gbsteve (gbsteve) wrote,

I'd live on Mexican food

2 no-prizes for getting the title song lyric, 4 if you don't have to google it.

The first real New Mexican food we had in New Mexico was at Tomasita's in Santa Fé. This restaurant is in the railroad district, meaning it's next to the station. You can even get a train from here but it's just a tourist trip around the mountains and back. The railroad hasn't really come back to the West. The first language in the restaurant seems to be Spanish and there's a twenty minute wait for a seat, on a Wednesday. Both of these are good signs.

There are several things on the menu that I don't recognise from my previous excursions, and I also note the absence of fajitas which are apparently a Texan abomination, as is the use of "chili" as opposed to "chile". Get that wrong and the New Mexicans escort you to the border.

So I order the special, a combo plate with a blue corn enchilada, a taco shell and a chile relleno. There's also rice and refrito beans and a serving of nachos and salsa, but round here that goes without saying.

Whilst the enchilada and taco are pretty good, what really gets my attention is the relleno. This is a Hatch* chile that has been roasted, peeled, slit up the side, emptied of seeds and filled with cheese, then it's dipped in breadcrumb batter and fried. It's also covered in green chile*. It's cheesy, sweet and hot and I would eat them every day if I could. There's also a variant without the breadcrumbs but this seems more like a chile omelette and is not quite so good.

The other novelty is that instead of tortillas we get sopaipillas with our meal. These are fluffy little pillows made of dough that puffs up when fried. Those in Tomasitas are the best I tasted in New Mexico. They are very light with no evidence of doughiness. They are more like pittas made from puff pastry and go great with chile. They are served with cream whip and honey.

The next such meal we had was in the Sunset Grill in Truth or Consequence. We shared chile rellenos and stuffed sopapillas which, with nachos and salsa, came to $7 for the two of us, about £3.80. This was Mom and Pop cooking at its best.

davidt3001 and anubisgrrl also took us to several restaurants. Rancheros in Las Cruces, La Posta in Old Mesilla and Barrigas in El Paso. I'd also rank them in this order, with Tomasita's fighting it out with Barrigas for the top spot. Barrigas means bellies, or possibly even "five bellies". Once you see a portion you know why. It was here than we tried Tres Leches, a kind of sponge cake involving three kinds of milk. It's surprisingly light, creamy and moist and very, very tasty. Each slice is so big that we shared portions between two. We also went to Kiki's another greasy spoon, this time in El Paso on the recommendation of the guide at the Magoffin State Home. And once again New Mexico did not disappoint.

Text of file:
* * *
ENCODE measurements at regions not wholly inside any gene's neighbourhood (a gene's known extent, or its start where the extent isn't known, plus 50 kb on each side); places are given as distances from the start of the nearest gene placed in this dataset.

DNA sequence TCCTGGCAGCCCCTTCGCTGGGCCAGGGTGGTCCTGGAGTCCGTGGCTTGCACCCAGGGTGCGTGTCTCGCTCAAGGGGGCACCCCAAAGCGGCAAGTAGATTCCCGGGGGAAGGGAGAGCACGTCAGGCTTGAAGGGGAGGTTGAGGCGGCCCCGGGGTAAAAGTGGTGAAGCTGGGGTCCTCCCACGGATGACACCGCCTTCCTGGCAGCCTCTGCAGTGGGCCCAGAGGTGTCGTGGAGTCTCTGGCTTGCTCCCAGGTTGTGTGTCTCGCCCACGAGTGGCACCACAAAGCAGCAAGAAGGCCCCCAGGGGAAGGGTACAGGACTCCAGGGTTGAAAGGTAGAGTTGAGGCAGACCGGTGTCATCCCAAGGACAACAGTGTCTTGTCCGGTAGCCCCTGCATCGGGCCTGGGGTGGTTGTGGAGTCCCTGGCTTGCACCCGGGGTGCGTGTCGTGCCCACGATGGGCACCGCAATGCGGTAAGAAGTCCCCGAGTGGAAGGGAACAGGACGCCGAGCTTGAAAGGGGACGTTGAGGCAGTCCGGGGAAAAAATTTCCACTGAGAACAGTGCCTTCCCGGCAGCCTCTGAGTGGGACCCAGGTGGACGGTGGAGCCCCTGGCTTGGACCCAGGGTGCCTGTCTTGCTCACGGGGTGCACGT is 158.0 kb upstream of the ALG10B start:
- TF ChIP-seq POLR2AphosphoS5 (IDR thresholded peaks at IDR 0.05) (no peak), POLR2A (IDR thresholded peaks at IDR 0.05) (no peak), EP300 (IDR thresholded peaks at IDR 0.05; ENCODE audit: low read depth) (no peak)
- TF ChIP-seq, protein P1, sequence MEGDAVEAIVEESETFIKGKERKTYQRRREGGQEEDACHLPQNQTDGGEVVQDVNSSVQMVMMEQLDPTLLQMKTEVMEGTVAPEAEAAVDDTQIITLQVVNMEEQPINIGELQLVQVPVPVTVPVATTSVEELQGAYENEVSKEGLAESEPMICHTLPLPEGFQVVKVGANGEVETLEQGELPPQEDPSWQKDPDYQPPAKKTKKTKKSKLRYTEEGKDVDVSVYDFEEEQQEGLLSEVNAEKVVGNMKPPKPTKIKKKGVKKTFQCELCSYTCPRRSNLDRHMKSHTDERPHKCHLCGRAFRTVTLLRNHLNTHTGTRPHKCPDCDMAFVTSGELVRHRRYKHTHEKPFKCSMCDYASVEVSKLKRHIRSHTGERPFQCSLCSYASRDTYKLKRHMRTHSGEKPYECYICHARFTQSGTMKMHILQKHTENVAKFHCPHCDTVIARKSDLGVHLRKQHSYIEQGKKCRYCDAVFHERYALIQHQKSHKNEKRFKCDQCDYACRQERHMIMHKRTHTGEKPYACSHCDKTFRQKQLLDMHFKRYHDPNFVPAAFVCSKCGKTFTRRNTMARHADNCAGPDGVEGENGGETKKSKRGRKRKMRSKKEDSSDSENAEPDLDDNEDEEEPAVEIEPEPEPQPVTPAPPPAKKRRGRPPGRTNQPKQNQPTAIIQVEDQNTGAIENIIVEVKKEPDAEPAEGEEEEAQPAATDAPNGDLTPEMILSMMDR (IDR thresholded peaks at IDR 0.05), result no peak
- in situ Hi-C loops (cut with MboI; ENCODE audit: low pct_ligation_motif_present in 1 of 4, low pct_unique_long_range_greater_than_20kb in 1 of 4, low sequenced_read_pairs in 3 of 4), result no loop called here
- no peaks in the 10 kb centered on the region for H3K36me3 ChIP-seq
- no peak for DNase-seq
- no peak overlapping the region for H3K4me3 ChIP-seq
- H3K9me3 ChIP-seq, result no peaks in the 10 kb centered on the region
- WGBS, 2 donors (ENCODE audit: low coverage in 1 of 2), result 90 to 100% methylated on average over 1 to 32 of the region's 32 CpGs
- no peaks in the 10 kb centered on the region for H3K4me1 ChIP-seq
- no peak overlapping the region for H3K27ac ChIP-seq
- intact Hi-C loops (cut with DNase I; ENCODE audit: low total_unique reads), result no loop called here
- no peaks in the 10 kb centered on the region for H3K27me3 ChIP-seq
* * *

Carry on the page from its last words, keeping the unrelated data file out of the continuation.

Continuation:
Other good non-Mexican food I had were beef bagels at the Out of this World café in Roswell, a build your own smoked turkey wrap in the River Eatery in Ruidosa and a pretty decent steak (although not quite rare enough for my tastes) also in Ruidoso.

I brought back a few goodies with me. Some chile pecan brittle, a Las Cruces delicacy, some Cholula hot sauce, so much better than Tabasco and my favourite American snack food, Austin Crackers - a devilish blend of cheese crackers and peanut butter. Keep your hands off my stash!

*Hatch is a small town north of Las Cruces, mostly underwater after the Monsoon season. It's the local chile Mecca and fortunately the fields are safe. The Monsoon season is July-August when it actually hardly rains at all - just when it does, it's a few inches all in one go and because the ground is hard it tends to flash-flood.

*New Mexico has a state question, "Red or Green?" to which the answer is "Both!" I prefer the Green Chile but you just can't get tomatillos in the UK. I may try it with gooseberries instead.

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